My point? Don’t fall under the illusion that your position is safe … no matter how things look today. Every Finance Executive should have an ongoing career management strategy similar to the 3-5-year business plan he executes for his company.

Read the balance of the article and my suggestions for formulating a solid Career Business Plan in the August issue of Futures in Finance.

The Non-apologetic Apology

I honestly didn’t think the “Adam Smith brand” could sink any lower than it was following his verbal attack of a Chick-fil-A employee and subsequent firing. I guess I was wrong. Apparently, his arrogance knows no bounds.

Smith recently posted his “apology” video, which is really much more of an “all about me and why I did what I did” video. We are supposed to learn from our mistakes, but rarely do we. Smith certainly hasn’t.

Watch – if you can – round 2 of his non-apologetic apology video antics.

He might have done himself SOME good if he had been contrite, actually apologized, and then stopped. But I guess he just can’t help himself … it’s core to who he is and therefore an overwhelming part of his brand.

The definition of “apology” is “regretful acknowledgment of an offense.” I fail to see how the word “regretful” is evident in this shameless, defensive, and poorly-thought-out” move which merely attempts to rationalize his very bad behavior.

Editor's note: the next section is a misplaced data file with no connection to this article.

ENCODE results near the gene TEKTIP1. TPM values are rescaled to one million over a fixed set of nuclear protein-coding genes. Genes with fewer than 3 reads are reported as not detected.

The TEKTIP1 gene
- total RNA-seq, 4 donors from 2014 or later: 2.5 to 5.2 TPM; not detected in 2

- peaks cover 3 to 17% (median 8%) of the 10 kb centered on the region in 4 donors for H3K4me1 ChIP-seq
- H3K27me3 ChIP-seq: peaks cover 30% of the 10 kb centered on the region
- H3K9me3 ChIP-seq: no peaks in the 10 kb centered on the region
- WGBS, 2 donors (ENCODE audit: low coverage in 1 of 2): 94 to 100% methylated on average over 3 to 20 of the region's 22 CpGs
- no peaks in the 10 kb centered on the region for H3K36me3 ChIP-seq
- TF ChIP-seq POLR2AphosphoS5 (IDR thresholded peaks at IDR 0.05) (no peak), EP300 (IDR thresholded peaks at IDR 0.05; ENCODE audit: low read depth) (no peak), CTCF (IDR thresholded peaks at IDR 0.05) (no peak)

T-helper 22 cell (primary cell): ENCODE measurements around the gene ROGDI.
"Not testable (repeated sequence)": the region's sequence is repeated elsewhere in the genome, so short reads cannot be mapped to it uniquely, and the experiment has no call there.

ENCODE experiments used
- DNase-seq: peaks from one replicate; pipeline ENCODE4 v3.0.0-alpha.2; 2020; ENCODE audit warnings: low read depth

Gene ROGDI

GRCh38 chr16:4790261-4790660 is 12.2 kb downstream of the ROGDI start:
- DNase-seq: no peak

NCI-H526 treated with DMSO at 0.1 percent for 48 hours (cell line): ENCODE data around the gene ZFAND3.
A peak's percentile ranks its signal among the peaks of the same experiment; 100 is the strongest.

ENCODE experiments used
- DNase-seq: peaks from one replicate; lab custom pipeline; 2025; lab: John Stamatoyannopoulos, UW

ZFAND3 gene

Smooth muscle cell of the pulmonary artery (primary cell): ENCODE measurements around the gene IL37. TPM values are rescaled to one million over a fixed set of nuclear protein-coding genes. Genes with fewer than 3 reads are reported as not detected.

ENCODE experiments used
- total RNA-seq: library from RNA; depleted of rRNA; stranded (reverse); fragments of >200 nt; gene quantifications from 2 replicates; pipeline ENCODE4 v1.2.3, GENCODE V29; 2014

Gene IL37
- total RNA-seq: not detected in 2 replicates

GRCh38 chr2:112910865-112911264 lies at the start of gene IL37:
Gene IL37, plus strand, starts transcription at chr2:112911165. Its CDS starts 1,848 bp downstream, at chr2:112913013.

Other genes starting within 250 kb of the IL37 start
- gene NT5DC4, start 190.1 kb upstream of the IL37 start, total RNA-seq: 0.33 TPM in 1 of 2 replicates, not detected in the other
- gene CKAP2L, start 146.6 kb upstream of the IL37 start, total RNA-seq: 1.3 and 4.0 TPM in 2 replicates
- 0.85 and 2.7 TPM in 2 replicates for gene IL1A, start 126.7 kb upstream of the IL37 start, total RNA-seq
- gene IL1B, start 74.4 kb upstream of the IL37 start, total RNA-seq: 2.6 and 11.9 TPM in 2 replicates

This CFO sorely needs a career coach … and he needs to take the coach’s advice if he ever expects to salvage his career.

CFO Success & Lessons Learned

It absolutely makes my day when clients call me with their success stories. It’s actually why I do what I do. The money pays the bills, but helping my Finance Chief clients navigate the new job search economy to achieve their desired outcome is, for me, priceless!

And so, the conversation with Sarah (not her real name) Tuesday morning set the tone for my entire day. And, it offers a few great career management lessons for my readers.

1. When you are employed but too busy to conduct a full-fledged campaign, don’t forget Linkedin!

Sarah has been super-busy in her job for months. Having made the decision, and the commitment, to guide the organization to reach its next objective before jumping back into a more proactive job search, she decided to ramp up her visibility on Linkedin and let passive positioning work its magic.

Not only did a company who interviewed her last year resurface, but so did 3 other opportunities.

2. Value positioning drives the salary conversation.

The company who interviewed her a year ago ultimately decided to go a different direction. It, however, knew her value and so with increased visibility on Linkedin and now, ready for her talents, she was approached again.

They made her an offer, which she rejected, and within two hours called with a full package that will make her – the CFO – the highest paid executive in the company.

3. Branded visibility brings the next “right” great fit, not just the next job.

Stand out from the crowd!
Stand out from the crowd!

It’s nice to have choices that allow a candidate to select the “right” move rather than just “a” move. When a strong brand precedes you, it attracts those opportunities that are a great fit … for your skill set and for culture fit. Stand strong for “something” so you aren’t falling for just the next “anything.”


I’m thrilled for my client and she … is floating on Cloud 9!